MEMPHIS, Tenn. — Can an international airport be international if there aren’t many commercial flights to other countries? That’s what Shakespeare would (possibly) ask if he knew about air travel.

Over the years, the Memphis International Airport has gone by many names. It was known as the Memphis Municipal Airport in 1929 before it was renamed the Memphis Metropolitan Airport in 1963. It wasn’t until six years later that the name was changed to what we know today.

The airport currently has nonstop commerical flights to 32 major cities across the U.S. including Atlanta, Chicago, Dallas, Las Vegas, Detroit, and Los Angeles (just to name a few). Raleigh was added as a destination Wednesday.

However, aside from seasonal service to Cancun, Mexico, there are no direct flights to other countries for most of the year, which many may find unusual since it is an international airport.

The Federal Aviation Administration defines a national airport as an airport that provides communities access to national and international markets in multiple states and throughout the U.S.

With this in mind, why should the Memphis airport continue to tote the international title? We asked Glen Thomas, the Director of Strategic Marketing and Communications, this question.

“While oftentimes people focus heavily on commercial air service, it’s important to note that both FedEx and the Tennessee National Guard fly to international destinations on a regular basis,” he said.

According to the airport’s website, FedEx, a Memphis-based company, operates around 400 flights per day and handles more than 180,000 packages and 245,000 documents per hour.

FedEx says packages can be sent to various locations in the U.S. and more than 215 countries and territories.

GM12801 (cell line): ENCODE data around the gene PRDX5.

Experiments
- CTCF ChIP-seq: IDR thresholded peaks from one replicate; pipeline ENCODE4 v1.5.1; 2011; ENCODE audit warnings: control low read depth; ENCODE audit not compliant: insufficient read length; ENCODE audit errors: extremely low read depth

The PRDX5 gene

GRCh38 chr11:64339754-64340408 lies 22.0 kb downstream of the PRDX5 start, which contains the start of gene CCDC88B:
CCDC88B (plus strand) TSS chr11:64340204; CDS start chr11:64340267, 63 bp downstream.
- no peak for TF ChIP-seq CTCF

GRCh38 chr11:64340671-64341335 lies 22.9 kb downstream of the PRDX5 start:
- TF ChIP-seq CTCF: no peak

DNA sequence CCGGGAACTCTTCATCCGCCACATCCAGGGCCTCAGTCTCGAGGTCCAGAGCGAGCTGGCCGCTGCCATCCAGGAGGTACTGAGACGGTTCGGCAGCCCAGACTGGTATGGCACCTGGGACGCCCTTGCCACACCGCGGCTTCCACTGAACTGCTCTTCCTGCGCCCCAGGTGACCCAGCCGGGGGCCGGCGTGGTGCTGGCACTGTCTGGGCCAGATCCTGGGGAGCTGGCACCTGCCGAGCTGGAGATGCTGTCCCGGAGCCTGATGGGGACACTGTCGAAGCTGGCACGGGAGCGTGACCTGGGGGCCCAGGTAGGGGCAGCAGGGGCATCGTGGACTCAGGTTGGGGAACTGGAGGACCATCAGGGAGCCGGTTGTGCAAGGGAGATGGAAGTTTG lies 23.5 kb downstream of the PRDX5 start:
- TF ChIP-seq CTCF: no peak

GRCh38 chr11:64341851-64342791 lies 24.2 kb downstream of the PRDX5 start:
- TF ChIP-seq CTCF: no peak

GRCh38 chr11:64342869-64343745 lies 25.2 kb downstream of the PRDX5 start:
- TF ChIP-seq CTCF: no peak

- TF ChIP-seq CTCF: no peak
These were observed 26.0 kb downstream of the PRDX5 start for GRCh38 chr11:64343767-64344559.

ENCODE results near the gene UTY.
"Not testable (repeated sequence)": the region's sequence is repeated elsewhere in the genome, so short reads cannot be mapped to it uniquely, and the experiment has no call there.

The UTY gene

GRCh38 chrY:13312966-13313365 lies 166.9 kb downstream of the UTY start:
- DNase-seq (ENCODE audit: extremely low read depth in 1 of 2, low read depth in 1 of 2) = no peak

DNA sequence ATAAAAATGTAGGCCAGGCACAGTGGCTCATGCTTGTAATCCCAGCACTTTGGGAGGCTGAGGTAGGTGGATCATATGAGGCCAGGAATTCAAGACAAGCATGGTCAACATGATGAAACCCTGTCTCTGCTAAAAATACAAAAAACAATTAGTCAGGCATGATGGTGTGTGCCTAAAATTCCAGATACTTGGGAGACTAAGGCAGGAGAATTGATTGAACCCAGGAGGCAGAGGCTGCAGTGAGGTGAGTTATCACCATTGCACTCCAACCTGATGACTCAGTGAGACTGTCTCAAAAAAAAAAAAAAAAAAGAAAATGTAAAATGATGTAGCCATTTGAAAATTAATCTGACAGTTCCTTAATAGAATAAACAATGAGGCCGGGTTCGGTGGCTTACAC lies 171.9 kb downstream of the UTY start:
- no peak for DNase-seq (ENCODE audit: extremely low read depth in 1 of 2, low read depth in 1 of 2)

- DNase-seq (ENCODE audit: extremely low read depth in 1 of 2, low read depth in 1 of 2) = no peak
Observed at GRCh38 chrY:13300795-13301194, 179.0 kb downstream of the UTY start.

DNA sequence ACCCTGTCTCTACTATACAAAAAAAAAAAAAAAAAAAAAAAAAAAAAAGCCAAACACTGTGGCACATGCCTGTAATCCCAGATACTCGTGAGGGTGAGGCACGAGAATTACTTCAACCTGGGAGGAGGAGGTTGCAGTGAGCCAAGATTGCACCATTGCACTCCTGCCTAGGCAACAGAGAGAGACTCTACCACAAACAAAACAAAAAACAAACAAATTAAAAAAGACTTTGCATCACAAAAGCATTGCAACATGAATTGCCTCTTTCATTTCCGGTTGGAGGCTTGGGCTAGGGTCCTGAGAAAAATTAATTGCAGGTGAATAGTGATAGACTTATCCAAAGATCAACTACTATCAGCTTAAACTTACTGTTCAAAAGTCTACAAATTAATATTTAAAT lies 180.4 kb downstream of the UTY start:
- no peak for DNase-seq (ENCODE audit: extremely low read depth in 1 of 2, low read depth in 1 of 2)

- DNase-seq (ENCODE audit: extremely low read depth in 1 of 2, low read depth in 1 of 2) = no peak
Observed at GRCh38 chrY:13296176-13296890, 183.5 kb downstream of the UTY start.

As far as commercial flights, Thomas said the airport has not had international passenger service other than Cancun and Toronto since 2012 as Delta began removing its hub operations.

In 2020, the pandemic shook up the travel industry and on air service which Thomas said is causing international service to recover slower than domestic.

“In short, we are an origin and destination airport now versus a hub like we used to be. When we were a Delta hub, about 75-80% of our passengers were transfer passengers, meaning that they were coming from somewhere else, connecting in Memphis, then moving on to their eventual destination,” Thomas explained. “That meant that many routes, especially international ones, were sustained by non-Memphis passengers.”

He told us that routes to certain destinations may not be available if airlines don’t feel like it can be profitable.

“As an origin and destination airport, we no longer have that transfer traffic, meaning that it’s all supply and demand. Chances are that if we currently do not have a route to a certain destination, it means that the various airlines don’t feel like it can be profitable.” Thomas said.

On a smaller scale, it boils down to supply and demand.

“It’s a supply and demand issue and traffic has not been significant enough to these international destinations to entice an airline to offer it,” Thomas said.

Despite the challenges, Thomas said the airport is still working with domestic and international carriers to add more flights.

“We continue to have regular meetings with both domestic and international carriers about the potential of adding additional service. Part of those efforts include partnering with the Chamber and Memphis Tourism to get business travel and tourism data to share with the airlines. It’s a marathon rather than a sprint,” he said.

Travelers can now take a trip from Memphis to Cancun via Vacation Express during the airport’s regular summer service.